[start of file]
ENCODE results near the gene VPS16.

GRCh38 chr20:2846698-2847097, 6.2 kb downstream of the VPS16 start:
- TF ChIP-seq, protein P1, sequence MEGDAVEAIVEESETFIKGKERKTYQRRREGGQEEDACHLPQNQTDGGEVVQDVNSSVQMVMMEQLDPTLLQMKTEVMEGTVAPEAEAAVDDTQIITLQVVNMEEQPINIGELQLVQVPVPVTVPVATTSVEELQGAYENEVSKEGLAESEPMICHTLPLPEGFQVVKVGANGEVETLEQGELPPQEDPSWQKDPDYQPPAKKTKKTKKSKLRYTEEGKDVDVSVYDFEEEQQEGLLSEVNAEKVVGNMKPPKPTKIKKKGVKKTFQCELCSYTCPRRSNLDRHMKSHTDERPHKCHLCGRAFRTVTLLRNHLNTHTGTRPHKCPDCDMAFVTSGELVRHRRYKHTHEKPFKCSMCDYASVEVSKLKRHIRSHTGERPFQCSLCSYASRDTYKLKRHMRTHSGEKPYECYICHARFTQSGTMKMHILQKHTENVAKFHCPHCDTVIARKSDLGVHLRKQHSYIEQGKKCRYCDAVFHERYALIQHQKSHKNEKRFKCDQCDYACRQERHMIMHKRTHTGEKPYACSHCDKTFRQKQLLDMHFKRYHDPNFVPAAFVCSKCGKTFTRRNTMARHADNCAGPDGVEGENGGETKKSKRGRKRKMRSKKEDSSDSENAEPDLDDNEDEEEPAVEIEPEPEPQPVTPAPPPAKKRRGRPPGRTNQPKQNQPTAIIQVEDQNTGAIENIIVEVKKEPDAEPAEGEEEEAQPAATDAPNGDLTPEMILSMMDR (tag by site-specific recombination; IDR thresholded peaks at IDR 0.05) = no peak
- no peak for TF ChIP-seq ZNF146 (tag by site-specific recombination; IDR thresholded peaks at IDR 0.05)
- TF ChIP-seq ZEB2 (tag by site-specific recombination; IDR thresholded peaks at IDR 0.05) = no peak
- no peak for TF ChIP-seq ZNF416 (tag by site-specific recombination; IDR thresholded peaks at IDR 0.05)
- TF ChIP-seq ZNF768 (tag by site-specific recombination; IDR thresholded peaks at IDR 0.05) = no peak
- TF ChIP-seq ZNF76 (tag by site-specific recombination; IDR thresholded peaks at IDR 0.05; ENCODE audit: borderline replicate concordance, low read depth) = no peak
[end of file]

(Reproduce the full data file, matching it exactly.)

ENCODE results near the gene VPS16.

GRCh38 chr20:2846698-2847097, 6.2 kb downstream of the VPS16 start:
- TF ChIP-seq, protein P1, sequence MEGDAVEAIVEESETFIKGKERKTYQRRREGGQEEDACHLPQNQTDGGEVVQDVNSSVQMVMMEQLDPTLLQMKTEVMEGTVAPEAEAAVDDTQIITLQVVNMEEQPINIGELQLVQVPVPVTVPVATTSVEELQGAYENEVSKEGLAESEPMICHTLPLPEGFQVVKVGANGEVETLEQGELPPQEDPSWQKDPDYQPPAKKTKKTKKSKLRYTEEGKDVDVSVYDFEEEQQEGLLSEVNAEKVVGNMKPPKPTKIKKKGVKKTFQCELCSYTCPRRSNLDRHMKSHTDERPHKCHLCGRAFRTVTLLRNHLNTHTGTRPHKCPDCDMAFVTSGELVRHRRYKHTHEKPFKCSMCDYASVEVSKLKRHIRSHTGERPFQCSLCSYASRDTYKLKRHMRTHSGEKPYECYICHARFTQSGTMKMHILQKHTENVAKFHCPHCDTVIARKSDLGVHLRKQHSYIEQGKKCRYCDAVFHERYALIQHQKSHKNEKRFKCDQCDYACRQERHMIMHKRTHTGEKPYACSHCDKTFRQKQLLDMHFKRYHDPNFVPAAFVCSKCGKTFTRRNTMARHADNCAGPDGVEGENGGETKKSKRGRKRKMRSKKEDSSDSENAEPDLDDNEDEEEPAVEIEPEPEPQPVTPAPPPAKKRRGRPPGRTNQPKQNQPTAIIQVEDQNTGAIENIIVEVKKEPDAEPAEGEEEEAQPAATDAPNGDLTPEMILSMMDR (tag by site-specific recombination; IDR thresholded peaks at IDR 0.05) = no peak
- no peak for TF ChIP-seq ZNF146 (tag by site-specific recombination; IDR thresholded peaks at IDR 0.05)
- TF ChIP-seq ZEB2 (tag by site-specific recombination; IDR thresholded peaks at IDR 0.05) = no peak
- no peak for TF ChIP-seq ZNF416 (tag by site-specific recombination; IDR thresholded peaks at IDR 0.05)
- TF ChIP-seq ZNF768 (tag by site-specific recombination; IDR thresholded peaks at IDR 0.05) = no peak
- TF ChIP-seq ZNF76 (tag by site-specific recombination; IDR thresholded peaks at IDR 0.05; ENCODE audit: borderline replicate concordance, low read depth) = no peak